New Orleans? Welfare to a hole in the ground.

12Sep08

So another disaster in New Orleans not happening because hurricane Gustav went 30 miles to the west and not directly overhead, everybody can go back to rebuilding. Why is there no-one asking the question why? Simple stubbornness cannot explain it surely. The truth is that any risk of future disasters will be canceled out by mandated insurance coverage by state law. Any customer who has had insurance coverage for three years or more, must have their insurance coverage continued. Insurance companies of course are no carrying the cost of this high risk, insurance policies are rising. State Farm stated that some policies have risen by 30 percent since Katrina. So what does coverage for those who have this kind of insurance policy dating back three years look like?

A typical homeowner in New Orleans, for example, has to contract with the federal National Flood Insurance Program for flood damage, the state-owned Louisiana Citizens Property Insurance Corp. for wind, and private insurers for the rest.

So we foot the bill. The situation is far worse for newcomers. Not required to cover the new home owner, they are left to go to the state owned, “Louisiana Citizens Property Insurance Corp” for coverage.

This is obviously an absurd reality. A city is built below sea level, the sea destroys that city (at least big parts of it), and the city expects to rebuild and hold onto hope that it does not happen again, then again, then again. At what point would the effort have been deemed a waste of time and effort? The next time it happened? Which if Gustav had been to the east, we would be discussing right now. Or the next time after that?

Surely smarter heads can come together, and find a solution. I think I have one, but read on to my next observation first.

Fannie Mae and Freddie Mac

SO what do Fannie Mae and Freddie Mac have to do with New Orleans? Fannie Mae announce in a news release on April 16, 2008, that it had invested over $1 billion in Orleans parish since hurricane Katrina. Freddie Mac on October 22, 2007 announced that they pushed money into New Orleans with a reserve fund that they should have spurred $100 million to be spent on home renovations. One of their partners in this venture was Countrywide Home Loans, which as we now are acutely aware was leading the charge on home loans to those unable to make the payments.

Freddie Mac way back on June 15, 2007, stated :

To date, we’ve provided more than $16 million in humanitarian assistance. As well as mortgage relief for many, many borrowers – our most comprehensive relief ever. And new investments that have financed low-cost mortgages for 10,000 families.

So they have at least 10,000 mortgages in the New Orleans area.

As recently as September 3, 2008 Freddie Mac extended a helping hand to disaster stricken homeowners:

In addition, Freddie Mac gives servicers the discretion to reduce or suspend mortgage payments or foreclosure proceedings for up to 12 months for borrowers with Freddie Mac-owned mortgages in federally declared major-disaster areas where individual assistance was provided.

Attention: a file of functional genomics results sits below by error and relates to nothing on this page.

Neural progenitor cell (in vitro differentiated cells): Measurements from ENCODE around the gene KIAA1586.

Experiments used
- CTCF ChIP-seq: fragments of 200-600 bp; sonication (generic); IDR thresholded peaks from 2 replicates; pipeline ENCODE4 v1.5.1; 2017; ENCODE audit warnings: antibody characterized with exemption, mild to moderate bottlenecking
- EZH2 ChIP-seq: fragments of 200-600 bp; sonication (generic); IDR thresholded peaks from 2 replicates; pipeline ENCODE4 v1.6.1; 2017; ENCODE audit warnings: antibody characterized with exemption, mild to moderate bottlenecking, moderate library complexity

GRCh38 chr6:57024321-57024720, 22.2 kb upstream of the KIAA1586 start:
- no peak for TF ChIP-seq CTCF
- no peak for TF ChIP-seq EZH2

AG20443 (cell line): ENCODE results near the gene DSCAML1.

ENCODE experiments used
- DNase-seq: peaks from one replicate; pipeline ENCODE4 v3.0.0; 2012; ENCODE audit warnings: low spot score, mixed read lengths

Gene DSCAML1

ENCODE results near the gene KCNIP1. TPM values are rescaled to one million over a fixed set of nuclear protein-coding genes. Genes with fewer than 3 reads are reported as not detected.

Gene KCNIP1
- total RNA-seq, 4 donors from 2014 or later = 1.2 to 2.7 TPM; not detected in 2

Freddie Mac also strongly encourages servicers to extend several other measures to help affected borrowers with Freddie Mac-owned loans:

— Waiving assessments of penalties or late fees against borrowers with disaster-damaged homes; and,

— Not reporting borrowers to the nation’s credit bureaus when a forbearance or repayment plan has been extended because of the disaster.

What are we doing? We give relief to homeowners in a proven flood plain, so that they can rebuild their flood destroyed homes, and give them an insurance option so that they do not wear the risk of disaster, all so that we can maintain the city under sea level that is New Orleans. Yes, I said “we” Freddie and Fannie, and the taxpayer provides these things which are all publicly owned or backed.

This is insanity.

A much better option would be for this area to be developed into canal front property, by building up sections of land well above the height of the storm surge. What Freddie and Fannie need to do is foreclose on properties that have defaulted then sell these foreclosed properties to a private investor with this intent. Insurers would be confident in insuring the property. As waterfront property it would yield high property values, and the problem of yearly disaster aversion would be solved.

Some of you are saying, “…but but but it’s people’s homes!… you would be taking away people’s homes… you can’t do that!” That would be a precise problem associated with Fannie and Freddie and the reason they should be privatized, and deregulated. These institutions have been backing up loans that should NEVER have been made to people who could never pay. It was wrong to make the loans to begin with, and it should be corrected. Extending loans to these homeowners was underhanded welfare.

We either accept that the taxpayer will be footing the bill for this idiocy for the next generation, or we say, “NO more!” I say enough with the throwing money into this hole in the ground.

Other Articles:

Gerry Charlotte Phelps: Raise New Orleans Ground Level LIke Galveston Did

City Comforts, the blog: Rebuild New Orleans but ‘Floodproof” it first by filling.

Batesline: Raise New Orleans?

“Levees and Other Raised Ground” American Scientist January-February 2006, Volume 94, Number 1, p7 (subscription required)

An intriguing concept is put forward at New Orleans Artifacts that states that the low lying areas could be raised using siphoned water from the Mississippi river which carries an enormous amount of sandy silt, as a sedimentation project.

Some of the statistics on Freddie Mac in Louisiana up to 2007 are shown in this corporate brochure.

Half Sigma: Why I hope Rita hits New Orleans

The Hill’s Pundit blog: New Orleans: The New Atlantis

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